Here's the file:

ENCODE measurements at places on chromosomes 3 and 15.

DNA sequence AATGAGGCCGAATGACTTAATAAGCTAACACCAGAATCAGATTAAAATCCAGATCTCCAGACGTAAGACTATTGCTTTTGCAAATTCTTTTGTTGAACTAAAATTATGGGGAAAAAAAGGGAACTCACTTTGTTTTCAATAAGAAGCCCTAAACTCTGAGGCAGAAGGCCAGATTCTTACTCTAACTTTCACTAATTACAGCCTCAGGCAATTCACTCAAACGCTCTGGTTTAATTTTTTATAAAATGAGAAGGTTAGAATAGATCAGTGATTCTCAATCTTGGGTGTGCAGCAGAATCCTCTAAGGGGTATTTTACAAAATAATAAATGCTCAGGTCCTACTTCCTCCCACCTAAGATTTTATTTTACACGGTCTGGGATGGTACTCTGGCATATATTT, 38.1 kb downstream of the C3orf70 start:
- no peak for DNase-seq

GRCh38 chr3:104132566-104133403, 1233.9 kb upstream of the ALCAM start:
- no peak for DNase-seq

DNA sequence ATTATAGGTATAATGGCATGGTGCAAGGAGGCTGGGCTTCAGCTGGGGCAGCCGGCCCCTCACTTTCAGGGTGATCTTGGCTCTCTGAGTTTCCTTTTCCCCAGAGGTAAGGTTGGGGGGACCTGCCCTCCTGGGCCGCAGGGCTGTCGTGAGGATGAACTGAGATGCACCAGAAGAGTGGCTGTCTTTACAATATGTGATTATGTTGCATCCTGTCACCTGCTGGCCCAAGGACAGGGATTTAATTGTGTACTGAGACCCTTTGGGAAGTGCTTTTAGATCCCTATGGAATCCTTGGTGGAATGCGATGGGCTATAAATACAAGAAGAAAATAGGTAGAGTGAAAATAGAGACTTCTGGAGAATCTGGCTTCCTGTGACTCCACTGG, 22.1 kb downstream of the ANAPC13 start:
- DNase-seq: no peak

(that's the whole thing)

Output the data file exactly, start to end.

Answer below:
ENCODE measurements at places on chromosomes 3 and 15.

DNA sequence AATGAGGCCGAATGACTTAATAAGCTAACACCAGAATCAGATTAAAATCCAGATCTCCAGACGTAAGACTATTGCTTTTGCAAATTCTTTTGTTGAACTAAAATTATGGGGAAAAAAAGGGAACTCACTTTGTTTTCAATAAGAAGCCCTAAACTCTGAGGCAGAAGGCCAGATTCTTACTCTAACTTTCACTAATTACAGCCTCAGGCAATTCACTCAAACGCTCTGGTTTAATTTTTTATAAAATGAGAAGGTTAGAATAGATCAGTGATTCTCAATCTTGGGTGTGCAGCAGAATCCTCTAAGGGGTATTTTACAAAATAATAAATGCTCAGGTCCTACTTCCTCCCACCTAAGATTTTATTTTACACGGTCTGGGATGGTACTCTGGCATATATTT, 38.1 kb downstream of the C3orf70 start:
- no peak for DNase-seq

GRCh38 chr3:104132566-104133403, 1233.9 kb upstream of the ALCAM start:
- no peak for DNase-seq

DNA sequence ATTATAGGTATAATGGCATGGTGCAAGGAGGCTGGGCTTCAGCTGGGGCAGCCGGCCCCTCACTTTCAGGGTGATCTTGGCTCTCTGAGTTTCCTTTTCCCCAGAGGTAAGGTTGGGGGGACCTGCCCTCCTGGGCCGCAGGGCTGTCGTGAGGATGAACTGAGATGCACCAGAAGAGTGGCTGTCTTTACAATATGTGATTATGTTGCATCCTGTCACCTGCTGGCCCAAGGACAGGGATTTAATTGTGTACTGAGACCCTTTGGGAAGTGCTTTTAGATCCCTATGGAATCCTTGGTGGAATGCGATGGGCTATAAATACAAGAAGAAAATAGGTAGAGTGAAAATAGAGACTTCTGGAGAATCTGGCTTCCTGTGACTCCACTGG, 22.1 kb downstream of the ANAPC13 start:
- DNase-seq: no peak